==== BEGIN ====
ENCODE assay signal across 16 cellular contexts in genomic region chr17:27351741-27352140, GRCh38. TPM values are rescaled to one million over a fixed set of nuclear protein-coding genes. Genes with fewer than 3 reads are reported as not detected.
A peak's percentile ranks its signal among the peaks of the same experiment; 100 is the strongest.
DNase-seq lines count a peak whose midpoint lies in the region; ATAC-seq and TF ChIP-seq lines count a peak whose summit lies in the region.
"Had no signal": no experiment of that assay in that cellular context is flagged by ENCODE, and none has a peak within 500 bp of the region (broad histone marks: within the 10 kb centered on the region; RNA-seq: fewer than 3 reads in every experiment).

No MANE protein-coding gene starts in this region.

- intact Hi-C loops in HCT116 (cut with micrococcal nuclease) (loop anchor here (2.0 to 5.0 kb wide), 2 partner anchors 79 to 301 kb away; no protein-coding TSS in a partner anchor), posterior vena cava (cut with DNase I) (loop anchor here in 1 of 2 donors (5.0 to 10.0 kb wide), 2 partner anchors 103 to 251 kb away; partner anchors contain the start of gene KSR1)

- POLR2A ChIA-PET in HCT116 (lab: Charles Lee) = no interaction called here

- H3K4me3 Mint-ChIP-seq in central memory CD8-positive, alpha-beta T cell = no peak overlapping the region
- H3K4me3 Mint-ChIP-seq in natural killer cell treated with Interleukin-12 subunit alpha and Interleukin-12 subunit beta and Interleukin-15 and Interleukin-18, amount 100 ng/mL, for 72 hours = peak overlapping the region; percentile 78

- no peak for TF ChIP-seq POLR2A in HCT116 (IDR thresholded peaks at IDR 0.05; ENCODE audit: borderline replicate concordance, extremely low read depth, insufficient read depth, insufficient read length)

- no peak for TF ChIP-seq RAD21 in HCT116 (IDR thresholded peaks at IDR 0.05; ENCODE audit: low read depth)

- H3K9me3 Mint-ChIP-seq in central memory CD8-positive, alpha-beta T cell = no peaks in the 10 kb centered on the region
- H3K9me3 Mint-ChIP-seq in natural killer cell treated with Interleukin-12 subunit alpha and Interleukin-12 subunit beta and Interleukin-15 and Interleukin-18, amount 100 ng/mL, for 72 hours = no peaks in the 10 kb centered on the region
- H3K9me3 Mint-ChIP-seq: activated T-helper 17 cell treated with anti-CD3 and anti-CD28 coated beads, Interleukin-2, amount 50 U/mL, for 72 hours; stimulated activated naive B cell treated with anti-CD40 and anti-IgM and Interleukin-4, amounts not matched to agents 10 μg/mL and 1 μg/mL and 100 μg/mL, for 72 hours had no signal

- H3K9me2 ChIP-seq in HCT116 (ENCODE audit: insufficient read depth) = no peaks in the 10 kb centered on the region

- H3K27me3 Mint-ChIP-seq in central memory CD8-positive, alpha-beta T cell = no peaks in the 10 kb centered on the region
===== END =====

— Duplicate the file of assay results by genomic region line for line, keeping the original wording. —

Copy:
ENCODE assay signal across 16 cellular contexts in genomic region chr17:27351741-27352140, GRCh38. TPM values are rescaled to one million over a fixed set of nuclear protein-coding genes. Genes with fewer than 3 reads are reported as not detected.
A peak's percentile ranks its signal among the peaks of the same experiment; 100 is the strongest.
DNase-seq lines count a peak whose midpoint lies in the region; ATAC-seq and TF ChIP-seq lines count a peak whose summit lies in the region.
"Had no signal": no experiment of that assay in that cellular context is flagged by ENCODE, and none has a peak within 500 bp of the region (broad histone marks: within the 10 kb centered on the region; RNA-seq: fewer than 3 reads in every experiment).

No MANE protein-coding gene starts in this region.

- intact Hi-C loops in HCT116 (cut with micrococcal nuclease) (loop anchor here (2.0 to 5.0 kb wide), 2 partner anchors 79 to 301 kb away; no protein-coding TSS in a partner anchor), posterior vena cava (cut with DNase I) (loop anchor here in 1 of 2 donors (5.0 to 10.0 kb wide), 2 partner anchors 103 to 251 kb away; partner anchors contain the start of gene KSR1)

- POLR2A ChIA-PET in HCT116 (lab: Charles Lee) = no interaction called here

- H3K4me3 Mint-ChIP-seq in central memory CD8-positive, alpha-beta T cell = no peak overlapping the region
- H3K4me3 Mint-ChIP-seq in natural killer cell treated with Interleukin-12 subunit alpha and Interleukin-12 subunit beta and Interleukin-15 and Interleukin-18, amount 100 ng/mL, for 72 hours = peak overlapping the region; percentile 78

- no peak for TF ChIP-seq POLR2A in HCT116 (IDR thresholded peaks at IDR 0.05; ENCODE audit: borderline replicate concordance, extremely low read depth, insufficient read depth, insufficient read length)

- no peak for TF ChIP-seq RAD21 in HCT116 (IDR thresholded peaks at IDR 0.05; ENCODE audit: low read depth)

- H3K9me3 Mint-ChIP-seq in central memory CD8-positive, alpha-beta T cell = no peaks in the 10 kb centered on the region
- H3K9me3 Mint-ChIP-seq in natural killer cell treated with Interleukin-12 subunit alpha and Interleukin-12 subunit beta and Interleukin-15 and Interleukin-18, amount 100 ng/mL, for 72 hours = no peaks in the 10 kb centered on the region
- H3K9me3 Mint-ChIP-seq: activated T-helper 17 cell treated with anti-CD3 and anti-CD28 coated beads, Interleukin-2, amount 50 U/mL, for 72 hours; stimulated activated naive B cell treated with anti-CD40 and anti-IgM and Interleukin-4, amounts not matched to agents 10 μg/mL and 1 μg/mL and 100 μg/mL, for 72 hours had no signal

- H3K9me2 ChIP-seq in HCT116 (ENCODE audit: insufficient read depth) = no peaks in the 10 kb centered on the region

- H3K27me3 Mint-ChIP-seq in central memory CD8-positive, alpha-beta T cell = no peaks in the 10 kb centered on the region